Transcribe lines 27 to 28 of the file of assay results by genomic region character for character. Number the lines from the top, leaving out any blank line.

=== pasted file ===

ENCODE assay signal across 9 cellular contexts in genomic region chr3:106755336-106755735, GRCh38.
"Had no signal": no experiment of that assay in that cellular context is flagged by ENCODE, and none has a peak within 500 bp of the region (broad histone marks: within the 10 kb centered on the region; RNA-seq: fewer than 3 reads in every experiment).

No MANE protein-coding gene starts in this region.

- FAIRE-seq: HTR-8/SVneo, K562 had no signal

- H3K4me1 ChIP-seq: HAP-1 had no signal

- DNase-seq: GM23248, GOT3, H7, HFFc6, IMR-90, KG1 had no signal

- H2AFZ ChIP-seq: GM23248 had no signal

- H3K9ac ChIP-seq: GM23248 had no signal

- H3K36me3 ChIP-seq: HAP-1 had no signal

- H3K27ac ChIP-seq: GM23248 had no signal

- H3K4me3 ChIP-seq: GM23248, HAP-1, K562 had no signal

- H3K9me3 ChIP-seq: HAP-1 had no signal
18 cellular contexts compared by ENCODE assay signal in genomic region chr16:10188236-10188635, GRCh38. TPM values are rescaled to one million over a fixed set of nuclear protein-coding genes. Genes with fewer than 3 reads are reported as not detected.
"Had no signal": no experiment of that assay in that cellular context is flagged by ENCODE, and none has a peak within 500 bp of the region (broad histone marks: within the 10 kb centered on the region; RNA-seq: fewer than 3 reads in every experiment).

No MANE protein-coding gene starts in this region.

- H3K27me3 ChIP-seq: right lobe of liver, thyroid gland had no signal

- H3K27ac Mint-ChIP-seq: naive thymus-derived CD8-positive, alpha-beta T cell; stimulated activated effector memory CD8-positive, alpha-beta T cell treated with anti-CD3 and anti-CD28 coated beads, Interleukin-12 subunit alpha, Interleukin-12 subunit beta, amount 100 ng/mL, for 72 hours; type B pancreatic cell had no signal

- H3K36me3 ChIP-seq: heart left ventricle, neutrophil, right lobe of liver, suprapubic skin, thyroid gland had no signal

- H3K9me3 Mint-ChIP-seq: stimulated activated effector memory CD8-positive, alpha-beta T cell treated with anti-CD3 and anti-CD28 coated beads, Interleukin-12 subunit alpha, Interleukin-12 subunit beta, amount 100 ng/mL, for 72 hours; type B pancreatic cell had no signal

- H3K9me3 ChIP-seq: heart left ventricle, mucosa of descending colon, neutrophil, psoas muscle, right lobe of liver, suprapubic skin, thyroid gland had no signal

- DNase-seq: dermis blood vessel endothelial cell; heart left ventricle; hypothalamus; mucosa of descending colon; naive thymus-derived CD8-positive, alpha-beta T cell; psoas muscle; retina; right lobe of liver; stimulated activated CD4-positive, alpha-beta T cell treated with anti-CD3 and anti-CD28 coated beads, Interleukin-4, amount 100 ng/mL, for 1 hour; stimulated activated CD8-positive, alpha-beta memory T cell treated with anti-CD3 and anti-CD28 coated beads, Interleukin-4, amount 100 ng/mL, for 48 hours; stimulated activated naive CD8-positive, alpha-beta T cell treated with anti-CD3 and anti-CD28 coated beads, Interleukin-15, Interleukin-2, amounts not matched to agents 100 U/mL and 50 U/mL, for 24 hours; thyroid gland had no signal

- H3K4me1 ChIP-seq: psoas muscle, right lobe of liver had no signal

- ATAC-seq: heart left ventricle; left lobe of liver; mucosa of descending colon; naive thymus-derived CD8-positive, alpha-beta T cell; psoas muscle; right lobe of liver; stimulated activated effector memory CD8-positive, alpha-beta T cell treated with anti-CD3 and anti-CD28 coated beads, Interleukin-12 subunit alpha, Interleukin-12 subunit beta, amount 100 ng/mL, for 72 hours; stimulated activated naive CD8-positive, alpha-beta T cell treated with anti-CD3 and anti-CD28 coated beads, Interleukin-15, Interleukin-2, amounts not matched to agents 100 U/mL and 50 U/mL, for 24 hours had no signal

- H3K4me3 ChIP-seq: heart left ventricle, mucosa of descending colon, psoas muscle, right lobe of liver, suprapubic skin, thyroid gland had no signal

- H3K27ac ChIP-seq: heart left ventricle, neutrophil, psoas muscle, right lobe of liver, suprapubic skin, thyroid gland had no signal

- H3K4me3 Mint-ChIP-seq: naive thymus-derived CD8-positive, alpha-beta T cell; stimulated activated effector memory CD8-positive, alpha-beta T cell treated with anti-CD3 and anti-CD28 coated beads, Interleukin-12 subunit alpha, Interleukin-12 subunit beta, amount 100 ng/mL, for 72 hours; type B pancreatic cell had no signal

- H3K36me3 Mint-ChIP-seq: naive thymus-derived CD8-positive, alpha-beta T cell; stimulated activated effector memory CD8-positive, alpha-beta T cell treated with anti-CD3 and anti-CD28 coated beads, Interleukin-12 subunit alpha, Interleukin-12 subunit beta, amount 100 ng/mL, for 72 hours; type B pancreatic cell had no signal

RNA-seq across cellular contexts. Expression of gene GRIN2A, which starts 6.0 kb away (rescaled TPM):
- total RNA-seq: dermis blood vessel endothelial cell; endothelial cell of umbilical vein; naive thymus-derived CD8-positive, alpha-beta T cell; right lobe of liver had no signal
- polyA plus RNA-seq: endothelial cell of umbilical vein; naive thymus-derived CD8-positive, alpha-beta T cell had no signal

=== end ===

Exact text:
- H3K36me3 Mint-ChIP-seq: naive thymus-derived CD8-positive, alpha-beta T cell; stimulated activated effector memory CD8-positive, alpha-beta T cell treated with anti-CD3 and anti-CD28 coated beads, Interleukin-12 subunit alpha, Interleukin-12 subunit beta, amount 100 ng/mL, for 72 hours; type B pancreatic cell had no signal

RNA-seq across cellular contexts. Expression of gene GRIN2A, which starts 6.0 kb away (rescaled TPM):